Re-watching The Return’s dreadful final hours has showed me that Twin Peaks is not something that has survived my doomsday list. The entire third season now feels like the self-indulgent ego trip of David Lynch and his cult of personality. A man who had 25 years to grow and evolve, and yet reproduced the same problematic tropes from a time when people didn’t have to know better. A man who has the power and privilege to access so many resources to be inclusive, and yet decides to forego all it for some narcissistic self-proclaimed ether-plucking.
I’d also be remiss if I didn’t mention how all the trolling and harassment I’ve received on account of my Twin Peaks writings over the course of this summer has affected my ability to enjoy the show and community. Having to deal with literally hundreds of rape apologists, sexists, misogynists, and proud racists in the Twin Peaks community has been sickening. I’d be lying if I said that these awful encounters didn’t skew my perspective more than a little.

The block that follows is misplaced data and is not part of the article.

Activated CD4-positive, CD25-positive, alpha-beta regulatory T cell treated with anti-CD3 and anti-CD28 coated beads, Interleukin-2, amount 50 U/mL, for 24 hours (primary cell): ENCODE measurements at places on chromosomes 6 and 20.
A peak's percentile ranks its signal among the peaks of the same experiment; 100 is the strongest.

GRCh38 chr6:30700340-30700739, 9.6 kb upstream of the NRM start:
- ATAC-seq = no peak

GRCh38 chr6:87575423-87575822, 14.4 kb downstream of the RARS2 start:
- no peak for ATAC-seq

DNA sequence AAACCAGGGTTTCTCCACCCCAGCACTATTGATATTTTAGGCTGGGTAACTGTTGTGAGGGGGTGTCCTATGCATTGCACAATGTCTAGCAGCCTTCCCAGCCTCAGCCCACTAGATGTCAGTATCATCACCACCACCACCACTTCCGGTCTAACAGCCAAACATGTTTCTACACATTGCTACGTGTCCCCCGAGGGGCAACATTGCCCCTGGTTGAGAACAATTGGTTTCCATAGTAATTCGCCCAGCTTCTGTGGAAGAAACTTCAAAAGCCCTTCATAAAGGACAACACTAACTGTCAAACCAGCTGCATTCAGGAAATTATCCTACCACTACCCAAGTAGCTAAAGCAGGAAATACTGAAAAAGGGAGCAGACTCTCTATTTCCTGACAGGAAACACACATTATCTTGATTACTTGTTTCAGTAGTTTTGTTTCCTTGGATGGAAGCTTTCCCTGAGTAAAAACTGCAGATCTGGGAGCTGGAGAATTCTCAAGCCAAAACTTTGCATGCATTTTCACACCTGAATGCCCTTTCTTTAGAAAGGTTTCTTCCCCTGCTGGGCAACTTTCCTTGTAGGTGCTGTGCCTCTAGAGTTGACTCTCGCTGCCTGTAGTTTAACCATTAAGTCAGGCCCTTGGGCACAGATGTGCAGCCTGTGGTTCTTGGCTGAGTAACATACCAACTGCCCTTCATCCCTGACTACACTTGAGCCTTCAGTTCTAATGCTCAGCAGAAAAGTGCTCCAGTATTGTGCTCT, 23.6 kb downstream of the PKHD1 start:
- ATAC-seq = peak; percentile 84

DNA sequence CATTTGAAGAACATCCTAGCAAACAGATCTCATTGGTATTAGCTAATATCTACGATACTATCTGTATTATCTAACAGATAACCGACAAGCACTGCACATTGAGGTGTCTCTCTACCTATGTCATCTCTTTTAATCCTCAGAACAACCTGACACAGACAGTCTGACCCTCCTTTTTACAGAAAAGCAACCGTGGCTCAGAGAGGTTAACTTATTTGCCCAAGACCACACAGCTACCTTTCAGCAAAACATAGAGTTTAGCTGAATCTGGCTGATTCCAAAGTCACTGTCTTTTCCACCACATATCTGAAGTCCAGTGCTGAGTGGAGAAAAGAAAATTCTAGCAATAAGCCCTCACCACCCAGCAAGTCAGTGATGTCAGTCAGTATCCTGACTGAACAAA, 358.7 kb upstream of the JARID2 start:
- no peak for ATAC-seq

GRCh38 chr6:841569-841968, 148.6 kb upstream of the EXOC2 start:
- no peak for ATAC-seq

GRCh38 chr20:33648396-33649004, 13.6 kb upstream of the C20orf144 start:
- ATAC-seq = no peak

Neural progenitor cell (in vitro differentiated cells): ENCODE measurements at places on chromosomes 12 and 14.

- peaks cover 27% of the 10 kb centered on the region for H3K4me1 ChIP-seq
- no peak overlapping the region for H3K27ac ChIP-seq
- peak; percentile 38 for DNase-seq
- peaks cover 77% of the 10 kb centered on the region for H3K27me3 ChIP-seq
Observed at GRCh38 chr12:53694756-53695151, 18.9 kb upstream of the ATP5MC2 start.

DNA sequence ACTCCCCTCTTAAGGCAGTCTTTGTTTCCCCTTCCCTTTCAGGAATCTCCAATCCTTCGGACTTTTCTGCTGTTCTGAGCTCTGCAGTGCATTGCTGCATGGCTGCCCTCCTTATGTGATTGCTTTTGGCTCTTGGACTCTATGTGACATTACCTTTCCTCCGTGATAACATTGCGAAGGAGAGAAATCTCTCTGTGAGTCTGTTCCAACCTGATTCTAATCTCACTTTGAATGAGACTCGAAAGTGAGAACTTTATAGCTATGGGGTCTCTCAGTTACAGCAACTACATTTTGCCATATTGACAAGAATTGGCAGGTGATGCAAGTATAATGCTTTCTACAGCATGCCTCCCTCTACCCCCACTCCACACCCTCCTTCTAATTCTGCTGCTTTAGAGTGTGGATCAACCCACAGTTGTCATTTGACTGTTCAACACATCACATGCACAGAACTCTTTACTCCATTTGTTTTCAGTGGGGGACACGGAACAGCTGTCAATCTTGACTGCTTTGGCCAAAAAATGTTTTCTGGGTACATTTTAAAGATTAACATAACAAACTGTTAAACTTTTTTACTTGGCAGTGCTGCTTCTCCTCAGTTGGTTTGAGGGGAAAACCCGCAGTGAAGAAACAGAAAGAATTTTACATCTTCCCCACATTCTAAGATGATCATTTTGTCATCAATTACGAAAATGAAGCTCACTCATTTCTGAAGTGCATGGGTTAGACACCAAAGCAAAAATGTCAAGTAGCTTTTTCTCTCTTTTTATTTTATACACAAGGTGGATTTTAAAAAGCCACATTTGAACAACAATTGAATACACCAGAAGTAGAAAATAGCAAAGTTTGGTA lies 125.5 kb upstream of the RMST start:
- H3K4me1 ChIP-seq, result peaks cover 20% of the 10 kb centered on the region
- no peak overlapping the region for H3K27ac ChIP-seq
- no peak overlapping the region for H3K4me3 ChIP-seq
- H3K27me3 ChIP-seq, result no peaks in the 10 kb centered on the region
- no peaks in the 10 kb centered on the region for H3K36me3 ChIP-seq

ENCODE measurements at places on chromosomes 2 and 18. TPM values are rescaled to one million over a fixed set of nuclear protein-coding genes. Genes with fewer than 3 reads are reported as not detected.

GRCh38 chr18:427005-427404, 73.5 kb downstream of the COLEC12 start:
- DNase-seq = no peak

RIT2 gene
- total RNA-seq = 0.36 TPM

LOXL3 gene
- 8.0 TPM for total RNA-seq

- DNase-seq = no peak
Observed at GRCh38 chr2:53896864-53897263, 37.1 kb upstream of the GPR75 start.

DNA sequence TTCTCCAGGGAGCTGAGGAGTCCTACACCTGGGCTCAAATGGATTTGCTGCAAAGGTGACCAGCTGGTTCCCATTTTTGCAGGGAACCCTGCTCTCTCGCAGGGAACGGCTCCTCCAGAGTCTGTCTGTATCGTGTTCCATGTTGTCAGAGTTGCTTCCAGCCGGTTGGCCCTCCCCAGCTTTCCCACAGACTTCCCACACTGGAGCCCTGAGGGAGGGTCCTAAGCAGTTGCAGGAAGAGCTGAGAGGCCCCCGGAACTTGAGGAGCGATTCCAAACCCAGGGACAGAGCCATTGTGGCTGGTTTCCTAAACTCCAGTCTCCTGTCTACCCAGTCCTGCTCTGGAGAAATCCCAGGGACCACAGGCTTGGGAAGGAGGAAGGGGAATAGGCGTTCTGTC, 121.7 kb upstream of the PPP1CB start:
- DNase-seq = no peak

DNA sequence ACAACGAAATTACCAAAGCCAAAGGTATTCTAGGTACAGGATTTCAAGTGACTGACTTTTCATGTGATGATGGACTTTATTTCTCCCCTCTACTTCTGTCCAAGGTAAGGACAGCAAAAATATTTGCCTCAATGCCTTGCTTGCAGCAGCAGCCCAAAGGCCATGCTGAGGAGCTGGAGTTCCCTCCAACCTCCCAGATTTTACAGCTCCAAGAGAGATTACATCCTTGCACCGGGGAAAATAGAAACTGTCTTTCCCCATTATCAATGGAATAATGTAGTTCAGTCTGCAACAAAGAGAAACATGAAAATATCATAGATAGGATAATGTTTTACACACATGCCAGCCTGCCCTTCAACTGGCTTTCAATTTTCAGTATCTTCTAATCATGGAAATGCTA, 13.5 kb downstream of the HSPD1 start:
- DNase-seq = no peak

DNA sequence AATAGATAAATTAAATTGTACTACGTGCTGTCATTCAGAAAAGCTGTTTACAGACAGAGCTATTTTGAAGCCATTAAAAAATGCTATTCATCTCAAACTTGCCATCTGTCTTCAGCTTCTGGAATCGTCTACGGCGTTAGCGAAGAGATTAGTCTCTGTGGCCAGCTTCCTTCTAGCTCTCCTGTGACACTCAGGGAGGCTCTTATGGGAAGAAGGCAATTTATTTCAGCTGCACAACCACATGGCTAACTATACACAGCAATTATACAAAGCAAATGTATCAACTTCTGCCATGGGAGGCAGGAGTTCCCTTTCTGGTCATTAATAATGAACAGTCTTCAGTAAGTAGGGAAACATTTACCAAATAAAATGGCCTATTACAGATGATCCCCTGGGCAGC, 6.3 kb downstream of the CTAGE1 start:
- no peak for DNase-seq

In the end, this return to Twin Peaks has ended up more a bitter disappointment than the bittersweet I had expected.
I’ve been hearing chatter about a potential Twin Peaks Season 4. Lynch himself said he would not be opposed, but that it would take him years. Well, if it does happen, I hope next time Lynch will look outside himself for consultants so he doesn’t make all the same tone deaf racist, sexist, and culturally appropriative mistakes again. I hope he’s heard us fans of color and the LGBTQIA community, and our concerns about diversity and representation, most especially now that Twin Peaks has become a time travel and alternate universe narrative as opposed to the exposing of suburban white violence that made it so trailblazing and iconic to begin with. I also hope Lynch would be willing to tie up more of the old and new loose ends he’s left ratty out in the rain for too long. I would really love to have some positive things to say about Twin Peaks in the future. Because right now, the negatives are way in the lead.
And while the news of a Season 4 wouldn’t exactly be welcome in my world after the emotional wringer this summer has put me through, I would certainly still watch and write about it. My sociological experiment as one of the few Peakies of color regularly writing about the show is not over. At least not yet. If there’s a next time for Twin Peaks, I’d be curious to explore my new perceptions of Lynch’s work now that I’m no longer the blinder-wearing fangirl I’ve been for three decades. I’ve switched from drinking the Kool-Aid to making my own lemonade.